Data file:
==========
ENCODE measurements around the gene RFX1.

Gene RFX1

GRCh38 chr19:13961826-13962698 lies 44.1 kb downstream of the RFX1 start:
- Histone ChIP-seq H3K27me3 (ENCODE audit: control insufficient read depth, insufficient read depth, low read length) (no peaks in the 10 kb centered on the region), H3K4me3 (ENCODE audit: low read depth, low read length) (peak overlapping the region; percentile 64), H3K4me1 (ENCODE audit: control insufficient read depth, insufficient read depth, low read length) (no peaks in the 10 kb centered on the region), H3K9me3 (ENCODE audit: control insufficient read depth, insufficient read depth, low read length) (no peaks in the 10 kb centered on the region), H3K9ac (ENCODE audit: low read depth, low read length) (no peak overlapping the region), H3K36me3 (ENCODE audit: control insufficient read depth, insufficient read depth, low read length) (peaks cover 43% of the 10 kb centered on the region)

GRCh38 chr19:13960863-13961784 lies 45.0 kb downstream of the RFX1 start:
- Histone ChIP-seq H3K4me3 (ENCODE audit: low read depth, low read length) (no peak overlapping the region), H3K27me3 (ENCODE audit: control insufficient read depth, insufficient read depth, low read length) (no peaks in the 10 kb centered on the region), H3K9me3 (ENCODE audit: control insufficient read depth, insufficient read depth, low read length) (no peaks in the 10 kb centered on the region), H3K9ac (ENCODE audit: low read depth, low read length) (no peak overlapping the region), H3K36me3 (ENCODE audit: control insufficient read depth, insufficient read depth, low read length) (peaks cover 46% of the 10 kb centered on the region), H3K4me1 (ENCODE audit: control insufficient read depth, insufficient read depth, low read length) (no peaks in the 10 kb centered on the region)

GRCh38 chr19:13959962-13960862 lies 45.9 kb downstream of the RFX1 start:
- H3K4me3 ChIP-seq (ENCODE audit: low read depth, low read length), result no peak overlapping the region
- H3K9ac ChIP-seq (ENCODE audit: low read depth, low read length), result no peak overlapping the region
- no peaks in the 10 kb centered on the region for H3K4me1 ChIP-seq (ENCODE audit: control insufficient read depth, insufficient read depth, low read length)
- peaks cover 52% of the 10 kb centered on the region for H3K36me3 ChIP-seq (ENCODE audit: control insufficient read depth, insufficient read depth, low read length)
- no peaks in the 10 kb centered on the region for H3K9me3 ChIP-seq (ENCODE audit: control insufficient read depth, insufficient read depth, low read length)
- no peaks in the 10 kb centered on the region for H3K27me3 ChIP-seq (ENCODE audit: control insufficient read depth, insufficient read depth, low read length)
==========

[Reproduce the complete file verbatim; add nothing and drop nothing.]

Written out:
ENCODE measurements around the gene RFX1.

Gene RFX1

GRCh38 chr19:13961826-13962698 lies 44.1 kb downstream of the RFX1 start:
- Histone ChIP-seq H3K27me3 (ENCODE audit: control insufficient read depth, insufficient read depth, low read length) (no peaks in the 10 kb centered on the region), H3K4me3 (ENCODE audit: low read depth, low read length) (peak overlapping the region; percentile 64), H3K4me1 (ENCODE audit: control insufficient read depth, insufficient read depth, low read length) (no peaks in the 10 kb centered on the region), H3K9me3 (ENCODE audit: control insufficient read depth, insufficient read depth, low read length) (no peaks in the 10 kb centered on the region), H3K9ac (ENCODE audit: low read depth, low read length) (no peak overlapping the region), H3K36me3 (ENCODE audit: control insufficient read depth, insufficient read depth, low read length) (peaks cover 43% of the 10 kb centered on the region)

GRCh38 chr19:13960863-13961784 lies 45.0 kb downstream of the RFX1 start:
- Histone ChIP-seq H3K4me3 (ENCODE audit: low read depth, low read length) (no peak overlapping the region), H3K27me3 (ENCODE audit: control insufficient read depth, insufficient read depth, low read length) (no peaks in the 10 kb centered on the region), H3K9me3 (ENCODE audit: control insufficient read depth, insufficient read depth, low read length) (no peaks in the 10 kb centered on the region), H3K9ac (ENCODE audit: low read depth, low read length) (no peak overlapping the region), H3K36me3 (ENCODE audit: control insufficient read depth, insufficient read depth, low read length) (peaks cover 46% of the 10 kb centered on the region), H3K4me1 (ENCODE audit: control insufficient read depth, insufficient read depth, low read length) (no peaks in the 10 kb centered on the region)

GRCh38 chr19:13959962-13960862 lies 45.9 kb downstream of the RFX1 start:
- H3K4me3 ChIP-seq (ENCODE audit: low read depth, low read length), result no peak overlapping the region
- H3K9ac ChIP-seq (ENCODE audit: low read depth, low read length), result no peak overlapping the region
- no peaks in the 10 kb centered on the region for H3K4me1 ChIP-seq (ENCODE audit: control insufficient read depth, insufficient read depth, low read length)
- peaks cover 52% of the 10 kb centered on the region for H3K36me3 ChIP-seq (ENCODE audit: control insufficient read depth, insufficient read depth, low read length)
- no peaks in the 10 kb centered on the region for H3K9me3 ChIP-seq (ENCODE audit: control insufficient read depth, insufficient read depth, low read length)
- no peaks in the 10 kb centered on the region for H3K27me3 ChIP-seq (ENCODE audit: control insufficient read depth, insufficient read depth, low read length)